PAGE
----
However, even the massive surge in popularity for high bias tapes could not dislodge the Type I from its best-selling position in the blank cassette market. Although Type Is were as a breed inferior to Type IIs, they were usually considerably cheaper (a big issue for bulk-buyers), and they didn’t require any special provisions when it came to recording equipment. Even the most basic gear was virtually guaranteed to be compatible with Type I cassettes, so for voice recording (dictaphone) applications and the like they were a natural choice.
Due to their low cost, they were also the default cassette type for ‘professional’ bootlegging, and that was a massive industry, with record fairs and mail order ops shipping out vast quantities of surreptitious live recordings, before you even looked at the ‘forgery’ market of fake commercial albums with duplicate covers and labels. It’s often recalled that forged commercial cassette albums did the rounds on the street markets, car boot sales and what have you, but I’ve picked up one or two very dodgy looking/sounding specimens from record shops, so I don’t think fakes were confined to ‘open air’ outlets.
Essentially, anyone who had a high consumption rate for audio cassettes (other than record companies, who could of course recover their outlay through the retail process) was very strongly motivated to buy Type Is for most of the time. On price alone, they were never gonna lose their grip on the market.
In terms of sound, the Type I cassette was hugely varied, depending on the price point within a given range, and also of course depending on the brand. By the 1980s, most brands had multiple Type I options in their ranges, from the cheapie with fairly (or seriously) intrusive tape hiss and a dull, woolly tonality, up to the supremely sophisticated premium Type I, with a decent amount of high frequency definition and very low noise. To achieve this improved performance, manufacturers would add cobalt to the basic ferric formulation in their own preferred ‘recipe’. It was possible to take the treble response of a Type I tape into the general ballpark of a poorer quality Type II, but no Type I could ever produce the super-sparkle you’d find in a really good chrome high bias formulation.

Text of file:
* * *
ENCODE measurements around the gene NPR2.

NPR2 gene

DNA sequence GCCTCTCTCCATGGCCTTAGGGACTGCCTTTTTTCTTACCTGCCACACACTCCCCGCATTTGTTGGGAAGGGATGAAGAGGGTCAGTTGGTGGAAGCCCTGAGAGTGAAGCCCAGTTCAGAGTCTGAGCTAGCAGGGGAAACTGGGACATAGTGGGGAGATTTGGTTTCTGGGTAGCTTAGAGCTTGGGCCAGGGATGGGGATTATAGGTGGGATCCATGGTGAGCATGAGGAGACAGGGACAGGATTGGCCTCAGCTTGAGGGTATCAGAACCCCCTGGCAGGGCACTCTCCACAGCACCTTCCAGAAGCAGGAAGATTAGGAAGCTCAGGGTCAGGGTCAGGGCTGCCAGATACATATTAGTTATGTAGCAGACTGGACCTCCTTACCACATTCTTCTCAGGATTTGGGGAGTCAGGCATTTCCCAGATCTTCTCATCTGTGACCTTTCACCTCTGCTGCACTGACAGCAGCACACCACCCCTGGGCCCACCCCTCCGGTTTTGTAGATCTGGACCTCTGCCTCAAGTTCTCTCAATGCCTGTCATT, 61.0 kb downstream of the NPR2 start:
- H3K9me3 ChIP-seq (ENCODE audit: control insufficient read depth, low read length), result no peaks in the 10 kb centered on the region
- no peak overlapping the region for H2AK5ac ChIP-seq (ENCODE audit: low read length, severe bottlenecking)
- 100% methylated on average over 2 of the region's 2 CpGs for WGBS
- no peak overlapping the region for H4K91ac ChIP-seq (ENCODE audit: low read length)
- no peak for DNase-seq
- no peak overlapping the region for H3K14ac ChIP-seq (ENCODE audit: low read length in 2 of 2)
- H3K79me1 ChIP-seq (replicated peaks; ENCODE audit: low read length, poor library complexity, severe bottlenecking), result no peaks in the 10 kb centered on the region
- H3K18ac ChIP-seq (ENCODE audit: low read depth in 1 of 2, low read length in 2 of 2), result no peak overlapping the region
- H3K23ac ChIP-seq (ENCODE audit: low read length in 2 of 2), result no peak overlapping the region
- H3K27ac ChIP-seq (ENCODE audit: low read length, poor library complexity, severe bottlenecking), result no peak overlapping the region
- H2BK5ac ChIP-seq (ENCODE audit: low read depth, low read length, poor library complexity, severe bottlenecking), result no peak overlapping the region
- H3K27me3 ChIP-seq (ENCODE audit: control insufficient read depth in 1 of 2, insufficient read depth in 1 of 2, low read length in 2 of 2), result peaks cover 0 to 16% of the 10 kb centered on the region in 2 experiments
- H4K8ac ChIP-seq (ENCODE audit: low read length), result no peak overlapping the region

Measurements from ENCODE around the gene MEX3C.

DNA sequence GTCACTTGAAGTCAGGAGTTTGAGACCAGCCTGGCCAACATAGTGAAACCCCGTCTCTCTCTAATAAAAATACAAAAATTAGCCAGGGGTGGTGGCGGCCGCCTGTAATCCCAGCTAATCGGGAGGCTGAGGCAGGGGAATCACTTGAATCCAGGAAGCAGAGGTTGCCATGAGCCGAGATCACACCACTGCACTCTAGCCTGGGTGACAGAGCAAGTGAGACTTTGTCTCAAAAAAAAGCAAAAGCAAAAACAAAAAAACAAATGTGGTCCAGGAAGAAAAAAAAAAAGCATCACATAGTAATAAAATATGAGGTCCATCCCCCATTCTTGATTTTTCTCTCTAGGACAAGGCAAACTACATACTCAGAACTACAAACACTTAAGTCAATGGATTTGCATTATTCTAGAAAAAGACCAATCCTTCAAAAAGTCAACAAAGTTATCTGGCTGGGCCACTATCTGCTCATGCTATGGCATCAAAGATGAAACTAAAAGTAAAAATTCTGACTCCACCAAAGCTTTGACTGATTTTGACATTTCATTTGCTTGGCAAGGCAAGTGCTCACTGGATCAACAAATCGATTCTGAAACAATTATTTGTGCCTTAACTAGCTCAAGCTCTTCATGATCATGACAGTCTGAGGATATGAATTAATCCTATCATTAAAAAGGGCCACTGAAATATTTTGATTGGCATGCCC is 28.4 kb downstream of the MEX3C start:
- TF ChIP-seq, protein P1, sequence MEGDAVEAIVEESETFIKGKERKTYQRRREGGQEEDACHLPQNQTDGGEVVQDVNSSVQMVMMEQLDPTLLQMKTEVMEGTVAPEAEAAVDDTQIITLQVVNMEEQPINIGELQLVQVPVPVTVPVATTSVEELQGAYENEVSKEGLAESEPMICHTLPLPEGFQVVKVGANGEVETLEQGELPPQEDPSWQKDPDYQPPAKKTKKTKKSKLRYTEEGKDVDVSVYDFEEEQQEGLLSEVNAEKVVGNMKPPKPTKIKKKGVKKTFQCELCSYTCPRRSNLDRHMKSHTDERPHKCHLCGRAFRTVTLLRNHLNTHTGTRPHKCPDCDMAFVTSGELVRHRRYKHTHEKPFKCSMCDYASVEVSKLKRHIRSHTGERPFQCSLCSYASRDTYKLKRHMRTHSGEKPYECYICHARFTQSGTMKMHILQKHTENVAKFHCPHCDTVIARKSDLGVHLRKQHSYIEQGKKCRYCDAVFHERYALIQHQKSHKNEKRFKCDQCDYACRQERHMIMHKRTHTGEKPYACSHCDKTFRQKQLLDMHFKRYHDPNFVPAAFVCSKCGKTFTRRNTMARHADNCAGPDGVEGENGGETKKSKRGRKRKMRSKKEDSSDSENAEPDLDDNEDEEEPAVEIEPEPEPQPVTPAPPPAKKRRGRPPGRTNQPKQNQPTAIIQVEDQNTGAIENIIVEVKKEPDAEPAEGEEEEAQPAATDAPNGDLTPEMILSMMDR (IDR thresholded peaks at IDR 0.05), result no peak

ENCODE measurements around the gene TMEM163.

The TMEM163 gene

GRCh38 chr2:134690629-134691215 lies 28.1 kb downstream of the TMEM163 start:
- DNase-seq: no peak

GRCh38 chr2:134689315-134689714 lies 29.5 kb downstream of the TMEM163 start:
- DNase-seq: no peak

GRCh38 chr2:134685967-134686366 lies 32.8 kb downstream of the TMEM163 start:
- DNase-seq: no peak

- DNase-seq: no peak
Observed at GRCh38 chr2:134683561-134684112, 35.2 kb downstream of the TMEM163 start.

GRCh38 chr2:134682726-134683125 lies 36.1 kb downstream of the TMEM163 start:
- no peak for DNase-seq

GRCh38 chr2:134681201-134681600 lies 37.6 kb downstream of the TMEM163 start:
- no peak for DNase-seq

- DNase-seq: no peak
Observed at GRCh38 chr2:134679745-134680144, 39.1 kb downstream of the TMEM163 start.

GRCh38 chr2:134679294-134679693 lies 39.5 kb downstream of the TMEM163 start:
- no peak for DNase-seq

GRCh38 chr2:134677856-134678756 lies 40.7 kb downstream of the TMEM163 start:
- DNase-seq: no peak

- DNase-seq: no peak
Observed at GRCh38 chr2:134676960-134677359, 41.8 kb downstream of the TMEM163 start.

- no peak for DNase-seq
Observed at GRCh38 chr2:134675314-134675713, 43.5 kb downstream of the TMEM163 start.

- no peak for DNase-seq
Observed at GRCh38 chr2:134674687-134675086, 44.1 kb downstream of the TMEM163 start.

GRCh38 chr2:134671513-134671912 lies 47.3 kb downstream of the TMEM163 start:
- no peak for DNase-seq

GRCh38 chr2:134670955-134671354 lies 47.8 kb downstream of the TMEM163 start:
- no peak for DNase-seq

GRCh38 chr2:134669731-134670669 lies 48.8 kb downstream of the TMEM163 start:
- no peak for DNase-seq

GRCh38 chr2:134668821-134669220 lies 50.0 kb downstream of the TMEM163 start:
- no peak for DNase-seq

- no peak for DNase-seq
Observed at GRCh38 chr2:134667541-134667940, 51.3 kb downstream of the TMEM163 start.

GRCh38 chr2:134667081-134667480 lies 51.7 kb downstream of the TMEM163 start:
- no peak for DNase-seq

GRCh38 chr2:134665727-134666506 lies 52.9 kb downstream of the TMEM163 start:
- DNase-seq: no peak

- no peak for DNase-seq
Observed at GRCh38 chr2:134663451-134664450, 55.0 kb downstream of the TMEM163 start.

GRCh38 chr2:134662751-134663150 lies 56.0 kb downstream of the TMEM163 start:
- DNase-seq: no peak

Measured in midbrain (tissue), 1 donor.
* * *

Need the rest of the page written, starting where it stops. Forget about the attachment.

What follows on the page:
The picture shows one of the finest Type I cassettes on the consumer market of the mid 1980s. The Sony HF-ES90 was a premium product for the discerning customer who wanted optimum performance without moving away from the standard, most widely compatible cassette format. Definition was nearer to that of a Type II high bias tape than a regular, basic Type I, and in fact I feel the Sony HF-ES90 was actually better than some high bias cassettes – the Memorex HBII being a case in point. The bass reproduction on the HF-ES90 is seriously, seriously strong, and there’s a good balance right across the frequency range. Indeed the HF-ES90 can take more bass than at least one of my sets of speakers can! It’s awesome, and no chrome tape I’m aware of could ever approach that kind of impact and kick in the low frequencies. Noise is not an issue at all. There is some, but it’s minimal. Equally, I can find no evidence of glitches or drop-outs.
There are lots of examples of Type I cassettes on Tape Tardis, all with images, and most with written documentation of their characteristics. Please refer to the Blank Cassettes INDEX for more details.